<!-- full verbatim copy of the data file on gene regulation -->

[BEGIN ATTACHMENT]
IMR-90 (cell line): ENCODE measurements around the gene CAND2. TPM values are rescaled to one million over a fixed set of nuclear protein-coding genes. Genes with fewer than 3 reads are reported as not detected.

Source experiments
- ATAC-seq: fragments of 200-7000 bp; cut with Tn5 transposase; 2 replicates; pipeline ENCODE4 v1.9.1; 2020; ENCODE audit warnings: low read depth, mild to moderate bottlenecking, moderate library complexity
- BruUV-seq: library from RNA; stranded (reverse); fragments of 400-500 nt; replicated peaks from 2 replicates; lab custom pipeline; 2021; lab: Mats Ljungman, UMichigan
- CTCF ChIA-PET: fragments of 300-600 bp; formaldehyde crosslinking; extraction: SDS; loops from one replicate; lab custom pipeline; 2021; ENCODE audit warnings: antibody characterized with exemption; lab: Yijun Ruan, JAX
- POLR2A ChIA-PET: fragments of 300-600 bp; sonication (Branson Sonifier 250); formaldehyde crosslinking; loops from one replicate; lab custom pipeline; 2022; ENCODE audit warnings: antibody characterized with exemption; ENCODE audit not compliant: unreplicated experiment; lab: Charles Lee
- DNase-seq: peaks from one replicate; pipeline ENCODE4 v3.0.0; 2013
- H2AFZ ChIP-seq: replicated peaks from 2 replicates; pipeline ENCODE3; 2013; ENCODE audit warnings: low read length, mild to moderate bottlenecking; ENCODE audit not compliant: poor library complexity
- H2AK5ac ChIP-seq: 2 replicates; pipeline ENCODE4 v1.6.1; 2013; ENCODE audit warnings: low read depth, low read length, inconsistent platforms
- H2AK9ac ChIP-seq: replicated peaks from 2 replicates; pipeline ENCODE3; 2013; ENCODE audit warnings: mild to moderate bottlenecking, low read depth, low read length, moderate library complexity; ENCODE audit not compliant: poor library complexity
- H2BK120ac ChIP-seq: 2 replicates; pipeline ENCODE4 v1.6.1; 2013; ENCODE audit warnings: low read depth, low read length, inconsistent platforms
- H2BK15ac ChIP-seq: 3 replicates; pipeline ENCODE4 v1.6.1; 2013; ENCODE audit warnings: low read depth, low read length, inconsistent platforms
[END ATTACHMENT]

IMR-90 (cell line): ENCODE measurements around the gene CAND2. TPM values are rescaled to one million over a fixed set of nuclear protein-coding genes. Genes with fewer than 3 reads are reported as not detected.

Source experiments
- ATAC-seq: fragments of 200-7000 bp; cut with Tn5 transposase; 2 replicates; pipeline ENCODE4 v1.9.1; 2020; ENCODE audit warnings: low read depth, mild to moderate bottlenecking, moderate library complexity
- BruUV-seq: library from RNA; stranded (reverse); fragments of 400-500 nt; replicated peaks from 2 replicates; lab custom pipeline; 2021; lab: Mats Ljungman, UMichigan
- CTCF ChIA-PET: fragments of 300-600 bp; formaldehyde crosslinking; extraction: SDS; loops from one replicate; lab custom pipeline; 2021; ENCODE audit warnings: antibody characterized with exemption; lab: Yijun Ruan, JAX
- POLR2A ChIA-PET: fragments of 300-600 bp; sonication (Branson Sonifier 250); formaldehyde crosslinking; loops from one replicate; lab custom pipeline; 2022; ENCODE audit warnings: antibody characterized with exemption; ENCODE audit not compliant: unreplicated experiment; lab: Charles Lee
- DNase-seq: peaks from one replicate; pipeline ENCODE4 v3.0.0; 2013
- H2AFZ ChIP-seq: replicated peaks from 2 replicates; pipeline ENCODE3; 2013; ENCODE audit warnings: low read length, mild to moderate bottlenecking; ENCODE audit not compliant: poor library complexity
- H2AK5ac ChIP-seq: 2 replicates; pipeline ENCODE4 v1.6.1; 2013; ENCODE audit warnings: low read depth, low read length, inconsistent platforms
- H2AK9ac ChIP-seq: replicated peaks from 2 replicates; pipeline ENCODE3; 2013; ENCODE audit warnings: mild to moderate bottlenecking, low read depth, low read length, moderate library complexity; ENCODE audit not compliant: poor library complexity
- H2BK120ac ChIP-seq: 2 replicates; pipeline ENCODE4 v1.6.1; 2013; ENCODE audit warnings: low read depth, low read length, inconsistent platforms
- H2BK15ac ChIP-seq: 3 replicates; pipeline ENCODE4 v1.6.1; 2013; ENCODE audit warnings: low read depth, low read length, inconsistent platforms